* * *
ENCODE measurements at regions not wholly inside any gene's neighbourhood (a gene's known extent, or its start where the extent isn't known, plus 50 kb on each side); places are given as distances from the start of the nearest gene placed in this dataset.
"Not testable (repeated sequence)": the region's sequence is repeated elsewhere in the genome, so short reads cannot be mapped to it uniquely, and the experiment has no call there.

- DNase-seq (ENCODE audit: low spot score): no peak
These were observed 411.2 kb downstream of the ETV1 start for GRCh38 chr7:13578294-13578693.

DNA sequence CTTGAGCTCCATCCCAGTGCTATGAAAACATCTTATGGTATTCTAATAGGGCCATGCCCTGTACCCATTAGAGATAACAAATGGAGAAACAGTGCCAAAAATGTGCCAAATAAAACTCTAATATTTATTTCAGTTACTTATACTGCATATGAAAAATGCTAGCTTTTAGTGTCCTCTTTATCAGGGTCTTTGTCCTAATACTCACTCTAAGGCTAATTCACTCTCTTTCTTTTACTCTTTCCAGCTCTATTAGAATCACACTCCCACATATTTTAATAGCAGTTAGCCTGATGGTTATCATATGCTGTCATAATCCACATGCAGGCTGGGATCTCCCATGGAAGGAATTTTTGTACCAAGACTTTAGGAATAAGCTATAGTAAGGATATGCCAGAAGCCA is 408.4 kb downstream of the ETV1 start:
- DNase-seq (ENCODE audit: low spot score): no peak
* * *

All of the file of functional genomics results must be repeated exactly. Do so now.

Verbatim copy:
ENCODE measurements at regions not wholly inside any gene's neighbourhood (a gene's known extent, or its start where the extent isn't known, plus 50 kb on each side); places are given as distances from the start of the nearest gene placed in this dataset.
"Not testable (repeated sequence)": the region's sequence is repeated elsewhere in the genome, so short reads cannot be mapped to it uniquely, and the experiment has no call there.

- DNase-seq (ENCODE audit: low spot score): no peak
These were observed 411.2 kb downstream of the ETV1 start for GRCh38 chr7:13578294-13578693.

DNA sequence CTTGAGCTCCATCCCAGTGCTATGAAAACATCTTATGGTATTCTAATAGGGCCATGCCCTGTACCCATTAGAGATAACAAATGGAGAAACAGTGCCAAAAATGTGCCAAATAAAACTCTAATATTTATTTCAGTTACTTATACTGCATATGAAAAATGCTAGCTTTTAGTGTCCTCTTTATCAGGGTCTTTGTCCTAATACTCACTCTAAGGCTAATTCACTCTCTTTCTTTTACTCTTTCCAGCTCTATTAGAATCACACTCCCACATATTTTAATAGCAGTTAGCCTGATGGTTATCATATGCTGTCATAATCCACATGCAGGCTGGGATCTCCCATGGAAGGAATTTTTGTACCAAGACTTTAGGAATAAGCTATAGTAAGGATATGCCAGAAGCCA is 408.4 kb downstream of the ETV1 start:
- DNase-seq (ENCODE audit: low spot score): no peak